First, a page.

The 91-year-old Schoendienst, who has worn a Major League uniform for 69 years and been involved with the game for eight decades, was impressed.
"It is stunning," said Schoendienst, a 1989 Hall of Fame inductee who played for the Cardinals from 1945-56 and again from 1961-63 and managed the team from 1965-76. "The DeWitts have done one great job here. It is very worthwhile to come down here, and you can really spend some time here. Today brought back some great memories not only for myself but the rest of the guys here. It is an amazing thing to see. They wanted to do it, they did it and they did it the right way."
It was a big day indeed for Cardinals chairman and chief executive officer Bill DeWitt Jr.
"The group of Hall of Famers we have here along with the other 16 who have their plaques on the wall [Jim Bottomley, Dizzy Dean, Frankie Frisch, Chick Haley, Jesse Haines, Rogers Hornsby, Joe Medwick, Johnny Mize, Stan Musial, Enos Slaughter, Billy Southworth, Bruce Sutter, Ken Boyer, Jack Buck, August Busch, Jr., and Branch Rickey] represent the essence of Cardinal baseball, a history and tradition of excellence for over 100 years," DeWitt said.
"We have the largest team-held collection in all of baseball, second only to the National Baseball Hall of Fame in Cooperstown."
The collection has over 16,000 memorabilia items and hundreds of thousands of archival photographs.
"Virtually all of it is original," DeWitt said. "We wanted to complete this for a number of years, but we only wanted to do it the right way and in the proper venue. I think we have done that. Everyone who visits it will be in for a good treat."
There are a number of exhibits, some of which highlight the Browns/Cardinals all St. Louis World Series in 1944, Stan Musial: Baseball's Perfect Knight, All-Star Games played in St. Louis, the comeback kids of 1964, the El Birdos, Whitey Ball of the '80s, all the way to the current Cardinals.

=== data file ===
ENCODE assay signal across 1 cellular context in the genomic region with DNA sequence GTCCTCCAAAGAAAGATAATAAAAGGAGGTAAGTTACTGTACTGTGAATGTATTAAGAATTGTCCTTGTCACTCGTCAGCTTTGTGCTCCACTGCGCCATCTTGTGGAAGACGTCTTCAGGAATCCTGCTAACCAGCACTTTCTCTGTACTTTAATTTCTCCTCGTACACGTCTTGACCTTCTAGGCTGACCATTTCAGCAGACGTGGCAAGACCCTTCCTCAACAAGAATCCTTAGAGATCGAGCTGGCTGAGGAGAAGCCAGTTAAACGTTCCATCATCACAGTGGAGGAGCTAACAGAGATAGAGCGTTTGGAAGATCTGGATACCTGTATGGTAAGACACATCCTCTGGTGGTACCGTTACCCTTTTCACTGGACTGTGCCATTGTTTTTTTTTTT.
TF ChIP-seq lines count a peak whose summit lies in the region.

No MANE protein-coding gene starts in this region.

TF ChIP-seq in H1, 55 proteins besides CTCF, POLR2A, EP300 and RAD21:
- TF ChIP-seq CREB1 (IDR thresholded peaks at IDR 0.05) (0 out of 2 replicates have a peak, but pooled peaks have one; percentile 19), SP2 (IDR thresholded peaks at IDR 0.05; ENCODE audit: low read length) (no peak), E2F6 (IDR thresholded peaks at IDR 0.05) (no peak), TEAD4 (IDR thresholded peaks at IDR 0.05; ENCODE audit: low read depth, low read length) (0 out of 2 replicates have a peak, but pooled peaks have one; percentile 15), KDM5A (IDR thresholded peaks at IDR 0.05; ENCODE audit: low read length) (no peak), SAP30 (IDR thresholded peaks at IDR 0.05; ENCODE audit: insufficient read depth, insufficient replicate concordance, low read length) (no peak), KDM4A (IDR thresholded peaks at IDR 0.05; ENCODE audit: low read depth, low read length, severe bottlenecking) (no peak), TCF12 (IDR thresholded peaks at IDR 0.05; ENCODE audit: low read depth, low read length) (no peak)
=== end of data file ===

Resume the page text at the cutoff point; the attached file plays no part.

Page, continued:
The final gallery in the new museum is all about the fans. Visitors can input their hometown location on a massive screen, which showcases how "Cardinal Nation" reaches across the globe. Ozzie Smith, who wore No. 1, was the first person Monday to input his information.
"We have made this baseball heaven, right here in St. Louis," Brock said. "[The Cardinals] have a place for you somewhere in history -- they do not throw us out with the dishwater. We are part of that fabric. They probably named it best when they called it Cardinal Nation. You become a member of that nation, whether you were a fan or player."
Whitey Herzog is pleased that the Cardinals decided to add this to Ballpark Village.
"What a storied franchise this is," Herzog said. "I think it is really done well. I have to give the DeWitts credit. It is high class. This will be the first place fans are going to come on a weekend, right here to see the Cardinal Hall of Fame."
The Stan Musial exhibit was Herzog's favorite.
"He's the guy," Herzog said of Stan the Man. "I grew up in an era of Red, Stan and Enos. I really enjoyed all of Stan's stuff."
Herzog also said there is enough room for the future, and he has something he is willing to donate.
"I have stuff in boxes at home that I will never use," Herzog said. "I have one thing that is very special that I might want to put in this Hall of Fame. I won the first Man of the Year Award issued by the Sporting News. That might be something to put in that trophy case. Only four were issued, and I got the first. Bowie Kuhn, who was the Commissioner, got the second, [Peter] Ueberroth the third and Pete Rose the fourth. It might be something people will want to see."
The Cardinals Hall of Fame will be open from 10 a.m.-8 p.m. from Sunday-Saturday and will be open until the end of the seventh inning during evening home games.
Cost is $12 for adults. Senior citizens (60 and over) and active military will get in for $10. The price for children 4-15 will be $8, while children under 3 will be admitted for free. It is a self-guided hour and is wheelchair and stroller accessible.
Bill Hester is a contributor to MLB.com.
This story was not subject to the approval of Major League Baseball or its clubs.